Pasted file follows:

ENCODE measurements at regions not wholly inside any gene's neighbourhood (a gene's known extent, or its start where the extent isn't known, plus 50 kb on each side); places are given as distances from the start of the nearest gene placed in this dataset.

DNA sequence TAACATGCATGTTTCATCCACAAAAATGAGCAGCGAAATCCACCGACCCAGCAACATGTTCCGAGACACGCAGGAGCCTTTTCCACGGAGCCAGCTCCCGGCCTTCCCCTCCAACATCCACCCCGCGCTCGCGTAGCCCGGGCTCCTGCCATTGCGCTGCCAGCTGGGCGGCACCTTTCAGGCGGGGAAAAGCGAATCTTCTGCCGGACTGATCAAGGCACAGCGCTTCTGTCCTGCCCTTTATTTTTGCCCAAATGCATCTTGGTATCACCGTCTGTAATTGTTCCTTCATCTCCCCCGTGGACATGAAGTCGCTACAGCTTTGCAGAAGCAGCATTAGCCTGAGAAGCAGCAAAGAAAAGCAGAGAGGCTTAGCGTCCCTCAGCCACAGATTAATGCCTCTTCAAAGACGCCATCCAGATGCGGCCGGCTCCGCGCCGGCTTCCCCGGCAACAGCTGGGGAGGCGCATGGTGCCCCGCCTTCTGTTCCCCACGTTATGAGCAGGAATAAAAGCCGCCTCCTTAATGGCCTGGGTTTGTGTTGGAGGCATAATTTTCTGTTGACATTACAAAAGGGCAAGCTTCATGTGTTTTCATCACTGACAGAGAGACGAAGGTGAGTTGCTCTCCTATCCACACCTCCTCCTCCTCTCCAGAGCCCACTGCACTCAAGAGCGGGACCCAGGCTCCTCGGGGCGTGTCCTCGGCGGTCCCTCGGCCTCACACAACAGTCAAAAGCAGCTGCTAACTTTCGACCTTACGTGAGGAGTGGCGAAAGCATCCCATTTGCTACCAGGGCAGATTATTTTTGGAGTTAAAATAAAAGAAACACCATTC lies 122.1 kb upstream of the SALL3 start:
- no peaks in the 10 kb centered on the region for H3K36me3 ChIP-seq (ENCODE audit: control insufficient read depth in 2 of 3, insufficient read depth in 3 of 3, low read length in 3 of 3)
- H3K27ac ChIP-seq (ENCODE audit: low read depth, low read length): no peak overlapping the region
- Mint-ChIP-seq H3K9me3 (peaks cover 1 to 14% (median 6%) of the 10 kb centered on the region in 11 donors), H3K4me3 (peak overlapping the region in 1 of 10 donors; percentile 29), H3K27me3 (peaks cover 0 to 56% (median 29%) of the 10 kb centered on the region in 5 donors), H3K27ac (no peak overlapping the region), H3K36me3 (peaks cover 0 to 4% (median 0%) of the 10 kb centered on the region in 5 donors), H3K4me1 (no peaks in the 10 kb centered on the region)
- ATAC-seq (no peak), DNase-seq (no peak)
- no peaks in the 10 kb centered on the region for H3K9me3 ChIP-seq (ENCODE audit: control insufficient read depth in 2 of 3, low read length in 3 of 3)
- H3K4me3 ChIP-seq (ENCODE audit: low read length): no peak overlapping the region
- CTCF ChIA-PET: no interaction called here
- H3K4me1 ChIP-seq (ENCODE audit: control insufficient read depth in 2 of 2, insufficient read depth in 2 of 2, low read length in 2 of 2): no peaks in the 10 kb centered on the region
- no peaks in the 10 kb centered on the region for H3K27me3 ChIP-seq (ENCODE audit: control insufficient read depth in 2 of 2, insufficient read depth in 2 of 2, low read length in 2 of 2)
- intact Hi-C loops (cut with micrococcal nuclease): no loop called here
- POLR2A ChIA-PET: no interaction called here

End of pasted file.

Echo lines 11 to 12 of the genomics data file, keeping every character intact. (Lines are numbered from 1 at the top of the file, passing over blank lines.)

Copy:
- no peaks in the 10 kb centered on the region for H3K27me3 ChIP-seq (ENCODE audit: control insufficient read depth in 2 of 2, insufficient read depth in 2 of 2, low read length in 2 of 2)
- intact Hi-C loops (cut with micrococcal nuclease): no loop called here